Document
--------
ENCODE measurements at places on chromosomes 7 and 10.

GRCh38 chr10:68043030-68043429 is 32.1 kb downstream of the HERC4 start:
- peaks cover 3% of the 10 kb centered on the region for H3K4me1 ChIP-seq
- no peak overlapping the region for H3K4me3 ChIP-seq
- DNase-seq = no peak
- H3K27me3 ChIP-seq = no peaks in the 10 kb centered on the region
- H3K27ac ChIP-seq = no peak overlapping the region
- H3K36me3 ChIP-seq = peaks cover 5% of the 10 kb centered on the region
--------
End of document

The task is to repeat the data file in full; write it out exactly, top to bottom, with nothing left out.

ENCODE measurements at places on chromosomes 7 and 10.

GRCh38 chr10:68043030-68043429 is 32.1 kb downstream of the HERC4 start:
- peaks cover 3% of the 10 kb centered on the region for H3K4me1 ChIP-seq
- no peak overlapping the region for H3K4me3 ChIP-seq
- DNase-seq = no peak
- H3K27me3 ChIP-seq = no peaks in the 10 kb centered on the region
- H3K27ac ChIP-seq = no peak overlapping the region
- H3K36me3 ChIP-seq = peaks cover 5% of the 10 kb centered on the region